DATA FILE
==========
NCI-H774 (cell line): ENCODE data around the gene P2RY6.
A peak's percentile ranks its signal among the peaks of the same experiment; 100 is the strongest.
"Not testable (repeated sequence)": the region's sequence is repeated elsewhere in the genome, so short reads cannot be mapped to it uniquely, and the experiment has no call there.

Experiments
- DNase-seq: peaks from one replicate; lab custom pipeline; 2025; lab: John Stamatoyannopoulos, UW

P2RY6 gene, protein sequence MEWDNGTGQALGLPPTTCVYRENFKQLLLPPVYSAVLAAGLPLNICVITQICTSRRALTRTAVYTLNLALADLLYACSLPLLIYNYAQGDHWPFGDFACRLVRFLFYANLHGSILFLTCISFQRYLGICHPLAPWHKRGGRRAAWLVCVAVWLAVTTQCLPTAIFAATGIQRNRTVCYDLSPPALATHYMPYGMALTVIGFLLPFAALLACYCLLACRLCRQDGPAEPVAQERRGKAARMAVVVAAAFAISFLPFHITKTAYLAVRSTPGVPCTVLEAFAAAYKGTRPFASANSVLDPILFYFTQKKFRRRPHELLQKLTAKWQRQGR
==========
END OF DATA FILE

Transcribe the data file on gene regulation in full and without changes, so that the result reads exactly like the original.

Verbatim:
NCI-H774 (cell line): ENCODE data around the gene P2RY6.
A peak's percentile ranks its signal among the peaks of the same experiment; 100 is the strongest.
"Not testable (repeated sequence)": the region's sequence is repeated elsewhere in the genome, so short reads cannot be mapped to it uniquely, and the experiment has no call there.

Experiments
- DNase-seq: peaks from one replicate; lab custom pipeline; 2025; lab: John Stamatoyannopoulos, UW

P2RY6 gene, protein sequence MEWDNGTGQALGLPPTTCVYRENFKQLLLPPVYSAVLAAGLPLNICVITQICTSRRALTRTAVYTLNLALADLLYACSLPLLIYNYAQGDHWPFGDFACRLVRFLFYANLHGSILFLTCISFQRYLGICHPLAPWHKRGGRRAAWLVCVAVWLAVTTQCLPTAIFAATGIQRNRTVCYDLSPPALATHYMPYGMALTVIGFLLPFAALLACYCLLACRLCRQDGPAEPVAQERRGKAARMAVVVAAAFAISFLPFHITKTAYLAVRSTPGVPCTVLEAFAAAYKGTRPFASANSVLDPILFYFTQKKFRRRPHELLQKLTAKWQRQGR